What is Seroquel? 7.2Seroquel is an antipsychotic medication. It works by changing the actions of chemicals in the brain. Seroquel is used to treat the symptoms of psychotic conditions such as schizophrenia and bipolar disorder (manic depression). Seroquel may also be used for purposes other than those listed in this medication guide. Important information about Seroquel Seroquel is not for use in psychotic conditions that are related to dementia. Seroquel has caused fatal pneumonia or heart failure in older adults with dementia-related conditions. Stop using Seroquel and call your doctor at once if you have the following symptoms: fever, stiff muscles, confusion, sweating, fast or uneven heartbeats, uncontrolled muscle movements, symptoms that come on suddenly such as numbness or weakness, severe headache, and problems with vision, speech, or balance. You may have thoughts about suicide when you first start taking an antidepressant, especially if you are younger than 24 years old. Your doctor will need to check you at regular visits for at least the first 12 weeks of treatment. Call your doctor at once if you have any new or worsening symptoms such as: mood or behavior changes, anxiety, panic attacks, trouble sleeping, or if you feel impulsive, irritable, agitated, hostile, aggressive, restless, hyperactive (mentally or physically), more depressed, or have thoughts about suicide or hurting yourself. Before taking Seroquel Seroquel is not for use in psychotic conditions that are related to dementia. Seroquel has caused fatal pneumonia or heart failure in older adults with dementia-related conditions. Before you take Seroquel, tell your doctor if you have: liver or kidney disease; heart disease, high blood pressure, heart rhythm problems; a history of heart attack or stroke; a thyroid disorder; seizures or epilepsy; high cholesterol or triglycerides; a personal or family history of diabetes; or trouble swallowing. If you have any of these conditions, you may not be able to use Seroquel, or you may need a dosage adjustment or special tests during treatment. Seroquel may cause you to have high blood sugar (hyperglycemia). Talk to your doctor if you have any signs of hyperglycemia such as increased thirst or urination, excessive hunger, or weakness. If you are diabetic, check your blood sugar levels on a regular basis while you are taking Seroquel. You may have thoughts about suicide when you first start taking an antidepressant, especially if you are younger than 24 years old. Tell your doctor if you have worsening symptoms of depression or suicidal thoughts during the first several weeks of treatment, or whenever your dose is changed. Your family or other caregivers should also be alert to changes in your mood or symptoms. Your doctor will need to check you at regular visits for at least the first 12 weeks of treatment. FDA pregnancy category C. This medication may be harmful to an unborn baby. Tell your doctor if you are pregnant or plan to become pregnant during treatment. It is not known whether Seroquel passes into breast milk or if it could harm a nursing baby. Do not use Seroquel without telling your doctor if you are breast-feeding a baby. Do not give Seroquel to anyone younger than 18 years old without the advice of a doctor. How should I take Seroquel? Take Seroquel exactly as it was prescribed for you. Do not take the medication in larger amounts, or take it for longer than recommended by your doctor. Your doctor may occasionally change your dose to make sure you get the best results from Seroquel. Take each dose with a full glass of water. Do not crush, chew, or break an extended-release tablet. Swallow the pill whole. Breaking the pill may cause too much of the drug to be released at one time. To be sure Seroquel is helping your condition, your doctor will need to check your progress on a regular basis. Do not miss any scheduled appointments. Store Seroquel tablets at room temperature away from moisture and heat. What happens if I miss a dose? Take the missed dose as soon as you remember. If it is almost time for your next dose, skip the missed dose and take the medicine at the next regularly scheduled time. Do not take extra medicine to make up the missed dose. What happens if I overdose? Seek emergency medical attention if you think you have used too much of this medicine. Overdose symptoms may include extreme drowsiness, fast heart rate, feeling light-headed, or fainting. What should I avoid while taking Seroquel? Seroquel can cause side effects that may impair your thinking or reactions. Be careful if you drive or do anything that requires you to be awake and alert. Avoid getting up too fast from a sitting or lying position, or you may feel dizzy. Get up slowly and steady yourself to prevent a fall. Avoid drinking alcohol, which can increase some of the side effects of Seroquel. Cold or allergy medicine, narcotic pain medicine, sleeping pills, muscle relaxers, and medicine for seizures, depression or anxiety can add to sleepiness caused by Seroquel. Tell your doctor if you need to use any of these other medicines while you are taking Seroquel. Seroquel side effects Get emergency medical help if you have any of these signs of an allergic reaction: hives; difficulty breathing; swelling of your face, lips, tongue, or throat. Call your doctor at once if you have any new or worsening symptoms such as: mood or behavior changes, anxiety, panic attacks, trouble sleeping, or if you feel impulsive, irritable, agitated, hostile, aggressive, restless, hyperactive (mentally or physically), more depressed, or have thoughts about suicide or hurting yourself. Other serious side effects include: fever, stiff muscles, confusion, sweating, fast or uneven heartbeats; jerky muscle movements you cannot control; sudden numbness or weakness, especially on one side of the body; sudden headache, confusion, problems with vision, speech, or balance; increased thirst, frequent urination, excessive hunger, or weakness; feeling like you might pass out; or urinating less than usual or not at all. Less serious side effects may include: dizziness, drowsiness, or weakness; dry mouth, runny nose, sore throat; nausea, vomiting, stomach pain, constipation; blurred vision, headache, anxiety, agitation; breast swelling or discharge; missed menstrual periods; or weight gain. This is not a complete list of Seroquel side effects and others may occur. Tell your doctor about unusual or bothersome side effect. What other drugs will affect Seroquel? Before taking Seroquel, tell your doctor if you are taking any of the following medicines: cimetidine (Tagamet); lorazepam (Ativan); rifabutin (Mycobutin) or rifampin (Rifadin, Rimactane, Rifater); steroids (prednisone and others); thioridazine (Mellaril); an antibiotic such as erythromycin (E-Mycin, E.E.S, Ery-Tab), fluconazole (Diflucan), ketoconazole (Nizoral), itraconazole (Sporanox); medicine for depression or mental illness, such as fluoxetine (Prozac), haloperidol (Haldol), imipramine (Tofranil), or risperidone (Risperdal); a medication to treat high blood pressure or a heart condition; or seizure medication such as carbamazepine (Tegretol), divalproex (Depakote), phenobarbital (Luminal, Solfoton), phenytoin (Dilantin), or valproate (Depakene). This list is not complete and there may be other drugs that can interact with Seroquel. Tell your doctor about all the prescription and over-the-counter medications you use. This includes vitamins, minerals, herbal products, and drugs prescribed by other doctors. Do not start using a new medication without telling your doctor. Where can I get more information? Your pharmacist can provide more information about Seroquel. What do my pills look like? Quetiapine is available with a prescription under the brand name Seroquel. Other brand or generic formulations may also be available. Ask your pharmacist any questions you have about Seroquel, especially if it is new to you. Seroquel 25 mg - round, peach-colored tablets Seroquel 100 mg - round, yellow tablets Seroquel 200 mg - round, white tablets Seroquel 300 mg - white, capsule-shaped, film-coated tablets Remember, keep this and all other medicines out of the reach of children, never share your medicines with others, and use Seroquel only for the indication prescribed. Every effort has been made to ensure that the information provided by Cerner Multum, Inc. ('Multum') is accurate, up-to-date, and complete, but no guarantee is made to that effect. Drug information contained herein may be time sensitive. Multum information has been compiled for use by healthcare practitioners and consumers in the United States and therefore Multum does not warrant that uses outside of the United States are appropriate, unless specifically indicated otherwise. Multum's drug information does not endorse drugs, diagnose patients or recommend therapy. Multum's drug information is an informational resource designed to assist licensed healthcare practitioners in caring for their patients and/or to serve consumers viewing this service as a supplement to, and not a substitute for, the expertise, skill, knowledge and judgment of healthcare practitioners. The absence of a warning for a given drug or drug combination in no way should be construed to indicate that the drug or drug combination is safe, effective or appropriate for any given patient. Multum does not assume any responsibility for any aspect of healthcare administered with the aid of information Multum provides. The information contained herein is not intended to cover all possible uses, directions, precautions, warnings, drug interactions, allergic reactions, or adverse effects. If you have questions about the drugs you are taking, check with your doctor, nu Answered by Bettyann Ottomaniello 4 months ago.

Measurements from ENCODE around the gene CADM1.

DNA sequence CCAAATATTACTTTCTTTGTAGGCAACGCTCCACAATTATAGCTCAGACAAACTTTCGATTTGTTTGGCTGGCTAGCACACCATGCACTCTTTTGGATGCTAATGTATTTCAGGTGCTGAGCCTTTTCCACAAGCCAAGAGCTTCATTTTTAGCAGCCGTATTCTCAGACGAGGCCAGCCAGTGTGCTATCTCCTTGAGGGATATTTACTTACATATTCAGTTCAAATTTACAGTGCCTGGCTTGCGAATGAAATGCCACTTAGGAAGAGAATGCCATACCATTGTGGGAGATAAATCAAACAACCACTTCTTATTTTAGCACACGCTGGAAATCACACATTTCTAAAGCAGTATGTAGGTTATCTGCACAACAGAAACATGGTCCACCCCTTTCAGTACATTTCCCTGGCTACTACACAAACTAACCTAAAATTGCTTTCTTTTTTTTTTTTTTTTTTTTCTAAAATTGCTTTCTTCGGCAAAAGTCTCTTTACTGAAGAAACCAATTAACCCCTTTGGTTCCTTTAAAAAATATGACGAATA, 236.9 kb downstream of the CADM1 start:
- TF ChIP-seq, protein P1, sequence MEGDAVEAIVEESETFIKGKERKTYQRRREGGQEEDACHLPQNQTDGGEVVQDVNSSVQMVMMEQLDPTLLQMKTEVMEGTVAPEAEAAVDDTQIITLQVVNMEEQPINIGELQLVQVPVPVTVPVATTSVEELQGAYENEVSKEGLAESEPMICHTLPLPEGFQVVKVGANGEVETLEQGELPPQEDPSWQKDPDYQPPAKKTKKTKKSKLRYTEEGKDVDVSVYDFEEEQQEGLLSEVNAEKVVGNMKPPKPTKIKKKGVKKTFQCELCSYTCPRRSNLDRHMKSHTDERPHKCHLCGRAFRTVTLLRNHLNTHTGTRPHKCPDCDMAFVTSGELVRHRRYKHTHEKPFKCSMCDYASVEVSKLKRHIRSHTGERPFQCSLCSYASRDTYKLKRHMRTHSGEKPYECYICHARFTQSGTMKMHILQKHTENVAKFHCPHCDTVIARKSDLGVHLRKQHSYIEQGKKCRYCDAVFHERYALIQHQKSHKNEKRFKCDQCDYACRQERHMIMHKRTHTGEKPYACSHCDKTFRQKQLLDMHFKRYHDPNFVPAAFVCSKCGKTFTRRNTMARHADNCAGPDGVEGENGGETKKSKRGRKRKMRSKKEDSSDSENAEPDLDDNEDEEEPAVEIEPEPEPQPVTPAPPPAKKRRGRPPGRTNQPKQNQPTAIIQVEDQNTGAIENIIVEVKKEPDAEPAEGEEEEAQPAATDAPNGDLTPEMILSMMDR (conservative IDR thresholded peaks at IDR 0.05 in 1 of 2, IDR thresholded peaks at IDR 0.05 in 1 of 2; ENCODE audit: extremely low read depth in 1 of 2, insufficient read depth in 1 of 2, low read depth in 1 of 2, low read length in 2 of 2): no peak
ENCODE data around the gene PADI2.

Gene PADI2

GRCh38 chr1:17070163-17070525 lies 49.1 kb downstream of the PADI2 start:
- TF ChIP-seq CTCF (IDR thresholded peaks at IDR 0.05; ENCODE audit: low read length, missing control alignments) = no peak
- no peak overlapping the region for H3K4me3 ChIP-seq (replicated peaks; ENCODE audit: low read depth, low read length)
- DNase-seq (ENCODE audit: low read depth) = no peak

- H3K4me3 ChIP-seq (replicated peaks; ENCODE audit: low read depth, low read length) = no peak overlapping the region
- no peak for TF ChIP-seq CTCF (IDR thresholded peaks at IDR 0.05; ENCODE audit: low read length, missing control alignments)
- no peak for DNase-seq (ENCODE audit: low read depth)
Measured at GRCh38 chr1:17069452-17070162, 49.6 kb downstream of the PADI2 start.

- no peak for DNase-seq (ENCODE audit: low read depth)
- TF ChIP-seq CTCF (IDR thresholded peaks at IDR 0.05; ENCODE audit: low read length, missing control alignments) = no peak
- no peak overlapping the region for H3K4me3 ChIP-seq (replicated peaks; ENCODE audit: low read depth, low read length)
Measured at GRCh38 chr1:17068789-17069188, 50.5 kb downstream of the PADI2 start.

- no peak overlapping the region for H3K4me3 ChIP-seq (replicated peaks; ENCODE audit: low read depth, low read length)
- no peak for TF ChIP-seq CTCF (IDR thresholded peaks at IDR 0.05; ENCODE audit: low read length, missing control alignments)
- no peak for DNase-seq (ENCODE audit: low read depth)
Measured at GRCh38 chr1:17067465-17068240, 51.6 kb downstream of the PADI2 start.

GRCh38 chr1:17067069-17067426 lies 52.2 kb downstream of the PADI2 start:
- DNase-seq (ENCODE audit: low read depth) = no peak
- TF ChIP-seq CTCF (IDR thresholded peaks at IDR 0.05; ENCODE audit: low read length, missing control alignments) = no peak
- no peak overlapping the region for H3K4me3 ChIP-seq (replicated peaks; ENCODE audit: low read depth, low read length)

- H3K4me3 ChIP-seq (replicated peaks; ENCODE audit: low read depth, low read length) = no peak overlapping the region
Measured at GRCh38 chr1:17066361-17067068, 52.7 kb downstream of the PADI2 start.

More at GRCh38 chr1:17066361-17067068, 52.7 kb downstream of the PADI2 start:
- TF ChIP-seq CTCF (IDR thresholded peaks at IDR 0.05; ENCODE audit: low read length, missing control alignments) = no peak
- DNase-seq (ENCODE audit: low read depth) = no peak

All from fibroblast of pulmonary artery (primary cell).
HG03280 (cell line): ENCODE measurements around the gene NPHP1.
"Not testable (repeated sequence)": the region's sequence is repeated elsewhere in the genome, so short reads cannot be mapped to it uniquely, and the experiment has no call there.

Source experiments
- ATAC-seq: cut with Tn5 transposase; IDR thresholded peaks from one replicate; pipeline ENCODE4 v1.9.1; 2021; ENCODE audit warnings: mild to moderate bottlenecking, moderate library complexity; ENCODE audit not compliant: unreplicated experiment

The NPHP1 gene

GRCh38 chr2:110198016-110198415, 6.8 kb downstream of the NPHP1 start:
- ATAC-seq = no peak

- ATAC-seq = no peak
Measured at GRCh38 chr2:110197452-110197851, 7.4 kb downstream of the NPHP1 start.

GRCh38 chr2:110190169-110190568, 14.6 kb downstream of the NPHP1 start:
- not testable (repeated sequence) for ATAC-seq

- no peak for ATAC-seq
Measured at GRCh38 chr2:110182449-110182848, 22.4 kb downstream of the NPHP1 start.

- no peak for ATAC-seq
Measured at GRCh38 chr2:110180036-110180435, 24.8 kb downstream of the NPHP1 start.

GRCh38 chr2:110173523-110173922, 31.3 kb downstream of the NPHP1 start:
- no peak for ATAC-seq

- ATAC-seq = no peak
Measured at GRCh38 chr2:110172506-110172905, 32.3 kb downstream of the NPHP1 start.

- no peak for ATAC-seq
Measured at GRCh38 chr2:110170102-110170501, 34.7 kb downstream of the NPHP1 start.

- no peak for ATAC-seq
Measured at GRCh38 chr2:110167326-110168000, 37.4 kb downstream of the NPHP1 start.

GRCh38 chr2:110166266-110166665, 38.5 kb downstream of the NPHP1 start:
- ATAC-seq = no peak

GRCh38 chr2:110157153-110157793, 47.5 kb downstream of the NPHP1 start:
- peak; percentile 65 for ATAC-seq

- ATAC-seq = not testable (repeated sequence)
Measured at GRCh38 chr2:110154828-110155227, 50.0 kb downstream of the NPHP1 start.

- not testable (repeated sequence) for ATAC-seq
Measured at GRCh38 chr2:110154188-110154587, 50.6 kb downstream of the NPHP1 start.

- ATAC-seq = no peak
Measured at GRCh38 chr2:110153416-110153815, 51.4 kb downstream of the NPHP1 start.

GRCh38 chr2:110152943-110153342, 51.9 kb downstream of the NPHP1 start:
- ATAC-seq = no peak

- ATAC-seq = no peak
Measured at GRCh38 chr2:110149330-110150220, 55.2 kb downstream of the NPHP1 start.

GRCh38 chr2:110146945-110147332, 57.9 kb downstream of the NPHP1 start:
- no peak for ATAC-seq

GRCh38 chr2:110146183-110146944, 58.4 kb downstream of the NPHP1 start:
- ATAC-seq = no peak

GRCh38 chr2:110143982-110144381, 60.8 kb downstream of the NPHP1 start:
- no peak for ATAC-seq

IF YOU ARE TAKING SEROQUEL TODAY MAKE SURE STUDY THE SIDE EFFECTS AND WHATS GOING TO HAPPEN SO THAT YOU CAN MANAGE PROPERLY,YOU DONT WANT TO BE ABOVE HUMAN TOO MUCH!SPECIALY THE ADDICTION OF DOING A LOT OF THINGS FROM YOUR BRAIN OR ELSE SO YOU JUST WANT TO BE NORMAL AND ON SCALE ALL THE TIME,YOUR SUPPOSED TO BE ALMOST SLEEPY ON MODE. Answered by Kendall Pak 4 months ago.